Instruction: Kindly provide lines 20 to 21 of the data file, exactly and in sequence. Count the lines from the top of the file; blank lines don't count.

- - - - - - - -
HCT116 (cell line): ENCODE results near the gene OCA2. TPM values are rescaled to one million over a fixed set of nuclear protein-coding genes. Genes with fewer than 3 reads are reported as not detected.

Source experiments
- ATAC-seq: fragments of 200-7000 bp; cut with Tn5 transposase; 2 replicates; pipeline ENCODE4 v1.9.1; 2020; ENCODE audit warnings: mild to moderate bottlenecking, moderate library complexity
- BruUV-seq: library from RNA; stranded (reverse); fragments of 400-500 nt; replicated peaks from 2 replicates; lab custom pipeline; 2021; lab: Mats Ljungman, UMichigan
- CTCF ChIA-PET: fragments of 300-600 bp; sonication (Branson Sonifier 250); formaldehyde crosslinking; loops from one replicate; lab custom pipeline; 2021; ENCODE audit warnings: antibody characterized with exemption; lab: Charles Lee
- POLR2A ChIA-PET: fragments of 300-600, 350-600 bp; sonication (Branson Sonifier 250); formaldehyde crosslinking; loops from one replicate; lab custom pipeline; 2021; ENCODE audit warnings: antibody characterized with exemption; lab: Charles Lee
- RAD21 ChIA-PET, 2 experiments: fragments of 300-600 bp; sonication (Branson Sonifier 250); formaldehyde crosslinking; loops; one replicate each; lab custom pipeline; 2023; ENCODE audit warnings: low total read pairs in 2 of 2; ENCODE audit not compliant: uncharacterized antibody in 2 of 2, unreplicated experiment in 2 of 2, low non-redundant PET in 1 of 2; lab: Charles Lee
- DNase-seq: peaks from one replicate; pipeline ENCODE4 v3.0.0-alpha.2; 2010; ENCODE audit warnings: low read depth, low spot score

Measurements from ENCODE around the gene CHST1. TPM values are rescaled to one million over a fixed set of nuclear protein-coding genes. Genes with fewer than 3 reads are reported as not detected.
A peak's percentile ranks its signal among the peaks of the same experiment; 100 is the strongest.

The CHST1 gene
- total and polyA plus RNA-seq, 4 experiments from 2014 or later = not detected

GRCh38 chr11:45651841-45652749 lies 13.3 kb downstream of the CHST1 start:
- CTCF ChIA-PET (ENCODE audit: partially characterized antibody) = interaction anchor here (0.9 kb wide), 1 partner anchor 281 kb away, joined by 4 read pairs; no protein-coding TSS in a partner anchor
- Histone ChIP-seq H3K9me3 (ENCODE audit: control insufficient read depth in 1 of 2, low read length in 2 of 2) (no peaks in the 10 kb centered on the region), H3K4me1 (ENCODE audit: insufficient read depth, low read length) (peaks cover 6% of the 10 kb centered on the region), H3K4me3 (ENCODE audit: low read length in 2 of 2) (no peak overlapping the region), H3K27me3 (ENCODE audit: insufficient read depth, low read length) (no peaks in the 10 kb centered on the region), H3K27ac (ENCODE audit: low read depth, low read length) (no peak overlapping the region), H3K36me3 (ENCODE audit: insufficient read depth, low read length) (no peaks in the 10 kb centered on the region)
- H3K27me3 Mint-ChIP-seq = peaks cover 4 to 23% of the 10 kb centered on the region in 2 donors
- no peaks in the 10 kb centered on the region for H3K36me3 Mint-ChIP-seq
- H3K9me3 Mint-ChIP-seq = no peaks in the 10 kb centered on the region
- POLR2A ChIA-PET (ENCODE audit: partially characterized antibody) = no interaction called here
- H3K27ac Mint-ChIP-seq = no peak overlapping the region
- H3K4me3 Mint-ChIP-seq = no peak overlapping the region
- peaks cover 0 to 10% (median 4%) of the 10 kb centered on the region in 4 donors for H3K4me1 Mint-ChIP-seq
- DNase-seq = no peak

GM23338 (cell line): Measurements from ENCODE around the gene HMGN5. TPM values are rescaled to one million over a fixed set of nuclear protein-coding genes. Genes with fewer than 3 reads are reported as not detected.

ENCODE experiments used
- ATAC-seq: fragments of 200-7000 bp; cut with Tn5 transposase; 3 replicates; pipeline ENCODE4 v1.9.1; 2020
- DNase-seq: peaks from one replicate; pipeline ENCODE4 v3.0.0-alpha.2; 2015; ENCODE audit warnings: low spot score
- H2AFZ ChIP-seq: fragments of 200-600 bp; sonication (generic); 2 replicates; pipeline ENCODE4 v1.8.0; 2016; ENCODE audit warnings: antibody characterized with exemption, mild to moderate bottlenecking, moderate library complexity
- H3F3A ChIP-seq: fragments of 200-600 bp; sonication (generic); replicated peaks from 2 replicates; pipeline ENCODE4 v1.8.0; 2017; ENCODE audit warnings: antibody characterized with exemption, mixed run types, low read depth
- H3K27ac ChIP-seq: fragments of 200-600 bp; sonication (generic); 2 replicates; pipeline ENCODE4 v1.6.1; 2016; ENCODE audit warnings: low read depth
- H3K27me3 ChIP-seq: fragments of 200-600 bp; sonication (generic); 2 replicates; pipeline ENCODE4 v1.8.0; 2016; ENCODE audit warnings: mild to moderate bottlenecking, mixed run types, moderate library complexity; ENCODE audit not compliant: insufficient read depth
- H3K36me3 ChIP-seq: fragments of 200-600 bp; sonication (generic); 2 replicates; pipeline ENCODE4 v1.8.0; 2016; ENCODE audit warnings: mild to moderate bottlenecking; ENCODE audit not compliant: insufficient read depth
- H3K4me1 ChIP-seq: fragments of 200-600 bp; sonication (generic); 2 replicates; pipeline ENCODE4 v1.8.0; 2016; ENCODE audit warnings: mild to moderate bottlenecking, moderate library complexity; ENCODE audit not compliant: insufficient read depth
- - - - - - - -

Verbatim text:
- H3K27ac Mint-ChIP-seq = no peak overlapping the region
- H3K4me3 Mint-ChIP-seq = no peak overlapping the region